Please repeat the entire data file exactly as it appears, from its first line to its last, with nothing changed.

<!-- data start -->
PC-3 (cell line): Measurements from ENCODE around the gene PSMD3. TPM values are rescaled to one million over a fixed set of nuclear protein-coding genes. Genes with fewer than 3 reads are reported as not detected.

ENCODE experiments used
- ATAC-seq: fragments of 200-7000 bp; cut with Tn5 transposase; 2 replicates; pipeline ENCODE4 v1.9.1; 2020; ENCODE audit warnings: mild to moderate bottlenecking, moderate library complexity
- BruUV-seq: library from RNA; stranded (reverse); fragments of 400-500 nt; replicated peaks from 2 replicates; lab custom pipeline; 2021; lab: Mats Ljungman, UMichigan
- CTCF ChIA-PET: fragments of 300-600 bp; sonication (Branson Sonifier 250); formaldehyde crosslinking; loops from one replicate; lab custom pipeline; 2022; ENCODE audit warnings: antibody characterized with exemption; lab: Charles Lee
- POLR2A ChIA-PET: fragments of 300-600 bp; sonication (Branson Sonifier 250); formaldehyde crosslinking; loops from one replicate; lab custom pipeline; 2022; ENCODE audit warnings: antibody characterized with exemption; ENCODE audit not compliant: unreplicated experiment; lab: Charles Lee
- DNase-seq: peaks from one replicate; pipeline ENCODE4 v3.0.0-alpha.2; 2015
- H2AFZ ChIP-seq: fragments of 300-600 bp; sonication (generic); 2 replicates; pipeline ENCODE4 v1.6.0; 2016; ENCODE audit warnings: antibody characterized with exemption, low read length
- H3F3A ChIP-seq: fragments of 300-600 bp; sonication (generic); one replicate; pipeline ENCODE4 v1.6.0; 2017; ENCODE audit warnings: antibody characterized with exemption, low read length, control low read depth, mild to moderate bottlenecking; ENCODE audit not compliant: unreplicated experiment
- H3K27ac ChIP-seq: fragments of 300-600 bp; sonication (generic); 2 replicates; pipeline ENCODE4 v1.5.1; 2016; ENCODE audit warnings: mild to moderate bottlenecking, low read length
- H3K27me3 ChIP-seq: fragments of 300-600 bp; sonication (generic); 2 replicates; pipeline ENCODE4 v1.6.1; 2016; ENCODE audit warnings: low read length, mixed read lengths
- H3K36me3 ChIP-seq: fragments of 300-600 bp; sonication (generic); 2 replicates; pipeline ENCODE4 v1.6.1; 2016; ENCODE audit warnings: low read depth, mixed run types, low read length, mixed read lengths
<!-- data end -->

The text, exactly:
PC-3 (cell line): Measurements from ENCODE around the gene PSMD3. TPM values are rescaled to one million over a fixed set of nuclear protein-coding genes. Genes with fewer than 3 reads are reported as not detected.

ENCODE experiments used
- ATAC-seq: fragments of 200-7000 bp; cut with Tn5 transposase; 2 replicates; pipeline ENCODE4 v1.9.1; 2020; ENCODE audit warnings: mild to moderate bottlenecking, moderate library complexity
- BruUV-seq: library from RNA; stranded (reverse); fragments of 400-500 nt; replicated peaks from 2 replicates; lab custom pipeline; 2021; lab: Mats Ljungman, UMichigan
- CTCF ChIA-PET: fragments of 300-600 bp; sonication (Branson Sonifier 250); formaldehyde crosslinking; loops from one replicate; lab custom pipeline; 2022; ENCODE audit warnings: antibody characterized with exemption; lab: Charles Lee
- POLR2A ChIA-PET: fragments of 300-600 bp; sonication (Branson Sonifier 250); formaldehyde crosslinking; loops from one replicate; lab custom pipeline; 2022; ENCODE audit warnings: antibody characterized with exemption; ENCODE audit not compliant: unreplicated experiment; lab: Charles Lee
- DNase-seq: peaks from one replicate; pipeline ENCODE4 v3.0.0-alpha.2; 2015
- H2AFZ ChIP-seq: fragments of 300-600 bp; sonication (generic); 2 replicates; pipeline ENCODE4 v1.6.0; 2016; ENCODE audit warnings: antibody characterized with exemption, low read length
- H3F3A ChIP-seq: fragments of 300-600 bp; sonication (generic); one replicate; pipeline ENCODE4 v1.6.0; 2017; ENCODE audit warnings: antibody characterized with exemption, low read length, control low read depth, mild to moderate bottlenecking; ENCODE audit not compliant: unreplicated experiment
- H3K27ac ChIP-seq: fragments of 300-600 bp; sonication (generic); 2 replicates; pipeline ENCODE4 v1.5.1; 2016; ENCODE audit warnings: mild to moderate bottlenecking, low read length
- H3K27me3 ChIP-seq: fragments of 300-600 bp; sonication (generic); 2 replicates; pipeline ENCODE4 v1.6.1; 2016; ENCODE audit warnings: low read length, mixed read lengths
- H3K36me3 ChIP-seq: fragments of 300-600 bp; sonication (generic); 2 replicates; pipeline ENCODE4 v1.6.1; 2016; ENCODE audit warnings: low read depth, mixed run types, low read length, mixed read lengths